There are several reasons you may choose to close your credit card account. Read on to learn some of the things that you should include in a letter to close a credit card account. However, before you close your account you should first be aware of the potential negative impact that closing your credit card account can have on your credit score. If you decide to go ahead and close your credit card account, then you must do so in writing. This article will explain the reasons for closing an account, the impact closing an account may have, and the specifics that a letter requesting closure of an account must include.
Reasons to Close your Credit Card Account
Most people do not voluntarily close a credit card account because of the convenience and security that credit cards can afford. Typically, once you have a credit card you should keep it and use it responsibly and occasionally. For example, if you have five credit cards and you only use two of them often, that does not necessarily mean you should cancel the other three cards. Instead, you should consider using those three cards a couple of times a year and then pay off the balance promptly. (Read the next section for the reasoning behind this!)
On the flipside, depending on your credit history, if you have a lot of credit cards that you don’t use and you want to open a new card that you will use, you may want to close some of those accounts so that you are not presumed to be a credit risk carrying so many open lines of credit.
Sometimes people will choose to close a credit card account because they decide they don’t want to pay the annual fees, or perhaps there is an extreme difficulty with customer service. Many times a good reason to close a credit card account is if you have very little self-control and cannot trust yourself with a budget. If your spending is completely out of control and you have maxed out all of your cards, it may be time to stop using your credit cards. However, depending on your credit score and your credit history, you may be better locking the card up or cutting it up and not using it but still keeping your account open.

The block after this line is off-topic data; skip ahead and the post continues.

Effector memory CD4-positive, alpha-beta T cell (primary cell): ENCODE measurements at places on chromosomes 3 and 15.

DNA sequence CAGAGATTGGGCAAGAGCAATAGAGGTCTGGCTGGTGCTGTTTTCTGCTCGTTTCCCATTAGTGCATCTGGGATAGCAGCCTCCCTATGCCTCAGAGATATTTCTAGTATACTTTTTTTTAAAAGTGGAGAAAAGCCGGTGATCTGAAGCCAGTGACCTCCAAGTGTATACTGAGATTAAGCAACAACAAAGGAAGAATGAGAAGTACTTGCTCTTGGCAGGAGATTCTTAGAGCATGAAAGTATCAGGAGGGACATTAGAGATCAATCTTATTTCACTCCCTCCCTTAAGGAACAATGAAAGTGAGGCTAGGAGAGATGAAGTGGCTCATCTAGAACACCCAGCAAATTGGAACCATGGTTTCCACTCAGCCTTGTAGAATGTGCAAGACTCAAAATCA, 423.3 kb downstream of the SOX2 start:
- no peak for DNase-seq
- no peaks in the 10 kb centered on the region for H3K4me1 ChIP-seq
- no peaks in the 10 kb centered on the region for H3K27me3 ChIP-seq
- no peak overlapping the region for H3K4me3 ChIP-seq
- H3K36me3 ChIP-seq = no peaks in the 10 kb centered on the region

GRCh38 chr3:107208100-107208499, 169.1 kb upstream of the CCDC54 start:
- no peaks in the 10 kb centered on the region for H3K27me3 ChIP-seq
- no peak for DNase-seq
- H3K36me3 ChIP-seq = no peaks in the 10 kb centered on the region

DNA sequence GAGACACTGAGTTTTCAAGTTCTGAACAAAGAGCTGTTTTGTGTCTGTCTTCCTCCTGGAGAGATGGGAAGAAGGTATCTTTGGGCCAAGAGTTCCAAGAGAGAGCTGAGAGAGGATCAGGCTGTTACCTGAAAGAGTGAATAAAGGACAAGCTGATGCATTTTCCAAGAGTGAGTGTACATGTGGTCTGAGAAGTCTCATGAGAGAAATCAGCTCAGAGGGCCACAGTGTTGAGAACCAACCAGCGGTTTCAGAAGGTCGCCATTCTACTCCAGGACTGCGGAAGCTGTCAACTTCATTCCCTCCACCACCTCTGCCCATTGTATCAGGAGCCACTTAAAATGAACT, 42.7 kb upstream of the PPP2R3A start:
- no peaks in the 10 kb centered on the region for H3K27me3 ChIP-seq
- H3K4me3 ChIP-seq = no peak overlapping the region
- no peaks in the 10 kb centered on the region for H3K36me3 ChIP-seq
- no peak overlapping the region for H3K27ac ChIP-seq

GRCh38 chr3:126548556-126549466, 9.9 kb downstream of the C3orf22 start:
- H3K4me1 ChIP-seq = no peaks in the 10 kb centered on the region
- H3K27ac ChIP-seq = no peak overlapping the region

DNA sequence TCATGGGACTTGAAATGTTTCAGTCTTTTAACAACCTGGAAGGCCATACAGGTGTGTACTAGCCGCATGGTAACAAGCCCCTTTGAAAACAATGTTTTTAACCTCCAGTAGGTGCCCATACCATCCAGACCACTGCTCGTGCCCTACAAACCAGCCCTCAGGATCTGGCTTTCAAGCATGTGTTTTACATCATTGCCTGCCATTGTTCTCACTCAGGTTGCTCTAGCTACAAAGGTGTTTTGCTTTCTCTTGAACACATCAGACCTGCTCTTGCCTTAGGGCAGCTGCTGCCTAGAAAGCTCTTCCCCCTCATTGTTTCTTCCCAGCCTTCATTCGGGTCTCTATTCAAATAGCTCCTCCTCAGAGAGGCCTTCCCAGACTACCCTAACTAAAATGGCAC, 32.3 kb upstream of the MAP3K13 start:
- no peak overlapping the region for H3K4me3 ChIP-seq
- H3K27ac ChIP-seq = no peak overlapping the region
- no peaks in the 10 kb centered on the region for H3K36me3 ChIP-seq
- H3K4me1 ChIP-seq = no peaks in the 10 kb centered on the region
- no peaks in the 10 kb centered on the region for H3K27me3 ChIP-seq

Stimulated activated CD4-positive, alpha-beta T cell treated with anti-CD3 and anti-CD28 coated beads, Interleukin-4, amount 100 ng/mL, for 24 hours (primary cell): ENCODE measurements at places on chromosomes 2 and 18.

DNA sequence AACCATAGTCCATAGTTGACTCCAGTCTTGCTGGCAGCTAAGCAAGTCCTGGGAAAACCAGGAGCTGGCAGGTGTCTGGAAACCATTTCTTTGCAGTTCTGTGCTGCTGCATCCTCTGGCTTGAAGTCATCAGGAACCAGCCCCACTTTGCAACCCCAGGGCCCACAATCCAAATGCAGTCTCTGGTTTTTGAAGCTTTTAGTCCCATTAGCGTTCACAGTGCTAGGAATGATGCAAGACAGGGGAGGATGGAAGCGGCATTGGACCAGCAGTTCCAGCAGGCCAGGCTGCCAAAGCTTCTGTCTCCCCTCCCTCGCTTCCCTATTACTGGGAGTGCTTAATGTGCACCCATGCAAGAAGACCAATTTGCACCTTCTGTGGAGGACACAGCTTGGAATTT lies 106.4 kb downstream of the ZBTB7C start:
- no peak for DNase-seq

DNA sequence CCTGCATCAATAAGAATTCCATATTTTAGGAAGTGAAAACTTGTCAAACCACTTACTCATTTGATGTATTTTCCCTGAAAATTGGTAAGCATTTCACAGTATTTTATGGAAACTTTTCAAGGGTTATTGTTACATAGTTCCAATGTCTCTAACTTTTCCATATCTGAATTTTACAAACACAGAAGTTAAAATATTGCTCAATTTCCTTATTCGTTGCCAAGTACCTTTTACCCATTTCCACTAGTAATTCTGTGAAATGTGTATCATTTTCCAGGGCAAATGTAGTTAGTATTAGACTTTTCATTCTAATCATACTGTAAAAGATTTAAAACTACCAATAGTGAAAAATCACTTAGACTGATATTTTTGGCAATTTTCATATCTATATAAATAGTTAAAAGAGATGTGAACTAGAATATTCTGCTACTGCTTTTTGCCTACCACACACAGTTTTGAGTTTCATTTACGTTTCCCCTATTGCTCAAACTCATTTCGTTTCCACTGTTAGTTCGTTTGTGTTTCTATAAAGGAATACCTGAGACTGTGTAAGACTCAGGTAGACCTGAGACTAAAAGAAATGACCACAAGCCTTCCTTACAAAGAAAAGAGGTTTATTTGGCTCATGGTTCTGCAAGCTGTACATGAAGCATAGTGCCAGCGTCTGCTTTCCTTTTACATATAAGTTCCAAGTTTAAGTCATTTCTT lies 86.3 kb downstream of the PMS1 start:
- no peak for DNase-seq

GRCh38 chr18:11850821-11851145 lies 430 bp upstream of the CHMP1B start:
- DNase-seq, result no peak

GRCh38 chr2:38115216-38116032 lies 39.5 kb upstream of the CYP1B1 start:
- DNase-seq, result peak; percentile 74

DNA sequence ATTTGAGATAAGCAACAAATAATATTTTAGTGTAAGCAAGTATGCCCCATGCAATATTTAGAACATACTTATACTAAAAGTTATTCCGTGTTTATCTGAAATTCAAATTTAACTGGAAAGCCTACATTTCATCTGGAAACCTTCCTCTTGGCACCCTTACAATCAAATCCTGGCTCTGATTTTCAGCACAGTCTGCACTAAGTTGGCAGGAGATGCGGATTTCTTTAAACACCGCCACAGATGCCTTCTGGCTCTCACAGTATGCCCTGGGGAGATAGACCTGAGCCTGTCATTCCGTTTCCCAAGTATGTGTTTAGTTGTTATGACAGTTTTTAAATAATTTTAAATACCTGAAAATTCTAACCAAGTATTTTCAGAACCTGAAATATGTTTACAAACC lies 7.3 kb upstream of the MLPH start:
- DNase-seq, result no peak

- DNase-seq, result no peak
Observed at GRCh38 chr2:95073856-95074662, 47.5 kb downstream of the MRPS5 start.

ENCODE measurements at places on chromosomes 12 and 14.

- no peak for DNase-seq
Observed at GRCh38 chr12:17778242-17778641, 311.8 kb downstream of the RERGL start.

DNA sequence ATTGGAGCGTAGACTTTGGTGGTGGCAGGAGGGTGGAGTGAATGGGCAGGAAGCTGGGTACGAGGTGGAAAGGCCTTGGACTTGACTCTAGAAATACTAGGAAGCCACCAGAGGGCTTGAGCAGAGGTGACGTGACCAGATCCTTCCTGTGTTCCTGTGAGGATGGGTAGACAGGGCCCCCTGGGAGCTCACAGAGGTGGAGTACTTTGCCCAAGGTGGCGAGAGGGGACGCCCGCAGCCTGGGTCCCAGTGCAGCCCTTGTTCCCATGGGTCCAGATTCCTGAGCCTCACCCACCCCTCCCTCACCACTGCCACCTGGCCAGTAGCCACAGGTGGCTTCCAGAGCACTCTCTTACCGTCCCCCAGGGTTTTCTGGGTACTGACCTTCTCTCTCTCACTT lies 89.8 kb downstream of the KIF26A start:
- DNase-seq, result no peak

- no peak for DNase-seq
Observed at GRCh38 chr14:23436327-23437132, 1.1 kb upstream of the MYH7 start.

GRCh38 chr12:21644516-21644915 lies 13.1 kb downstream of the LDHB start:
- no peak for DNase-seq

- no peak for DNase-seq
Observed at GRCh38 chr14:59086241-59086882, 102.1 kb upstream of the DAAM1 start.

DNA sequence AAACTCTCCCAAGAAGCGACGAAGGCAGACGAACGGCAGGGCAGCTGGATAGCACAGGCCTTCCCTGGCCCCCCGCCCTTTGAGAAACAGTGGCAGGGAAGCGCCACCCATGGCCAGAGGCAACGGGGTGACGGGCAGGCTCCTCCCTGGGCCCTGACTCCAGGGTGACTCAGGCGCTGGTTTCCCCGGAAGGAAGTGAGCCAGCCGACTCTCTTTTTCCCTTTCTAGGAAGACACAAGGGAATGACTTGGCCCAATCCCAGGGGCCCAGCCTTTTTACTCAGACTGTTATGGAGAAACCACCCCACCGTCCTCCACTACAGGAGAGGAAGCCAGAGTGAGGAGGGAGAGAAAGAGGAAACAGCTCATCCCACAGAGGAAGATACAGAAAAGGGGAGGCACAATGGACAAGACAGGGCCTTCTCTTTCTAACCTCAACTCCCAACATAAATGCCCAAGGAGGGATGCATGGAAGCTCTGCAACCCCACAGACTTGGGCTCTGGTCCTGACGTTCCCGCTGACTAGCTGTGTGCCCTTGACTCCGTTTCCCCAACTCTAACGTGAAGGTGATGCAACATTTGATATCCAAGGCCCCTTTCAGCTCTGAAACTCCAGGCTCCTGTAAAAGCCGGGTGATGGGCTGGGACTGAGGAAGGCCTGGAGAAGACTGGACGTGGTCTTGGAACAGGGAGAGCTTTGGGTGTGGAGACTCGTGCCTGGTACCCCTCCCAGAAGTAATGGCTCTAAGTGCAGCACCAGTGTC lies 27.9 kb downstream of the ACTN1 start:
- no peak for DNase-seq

The Negative Impact of Closing your Credit Card Account
Closing your credit card account can, potentially, have a negative effect on your credit score because of the way credit scores are calculated. A big factor in determining credit scores is your ratio balance, or the amount of your debt in relation to the amount of your credit limit. In essence, the greater the difference between the two the better impact it will have on your score.
For example, a $0 credit balance on a card with a $5,000 credit limit looks great on a credit history report and will increase your credit score. If you close this credit card account, you remove this “good” factor from the equation and risk dropping your score considerably.
A note on the above example: A $0 balance usually looks good on a credit history report; but it looks even better when that same card gets some occasional use and also gets paid promptly. This shows responsible credit card use and gets favorable consideration.
Another negative impact of closing your credit card account is that, if you have a current balance with the credit card, you may affect your current interest rates. This is oftentimes true if a card was issued with a promotional rate. Closing your account while you have a balance could trigger a default rate which is significantly higher than the rate you have now. Check the terms and conditions of your credit card before making any decisions. If closing your account is going to negatively affect your credit report or change the terms of your rate, you may instead want to consider keeping the account open and just locking the card away to avoid inappropriate use of it.
What your Credit Card Account Closing Letter Must Contain
If you decide to close your credit card account, then the only way to do it is in writing. Cutting up the cards or telling a customer service representative during a phone call will not be sufficient. You need a letter in writing so that the credit bureaus know that you voluntarily closed your account and not vice versa. This is very important for credit reporting purposes.
Your credit card terms and conditions will give you instructions for how to close your credit card account. Typically, your letter will be addressed and mailed to your credit card company and it must include your name as it appears on your credit card, your full address, and your account number. The letter can be as simple as a couple of lines requesting that your account be closed. You should also request confirmation in writing so that you have it for your records as well.
It is easy to close a credit card account; you just need to be aware of the results of your actions. Check your credit report and also review the terms and conditions of your account. If you determine it is in your best interest to close the account, then do so with a simple letter to your credit card company. If you are closing your account in order to open a new credit card with better benefits or rates, let the Credit Card Chaser help you find one online now for free without obligation. Get started using our free credit card finder now!
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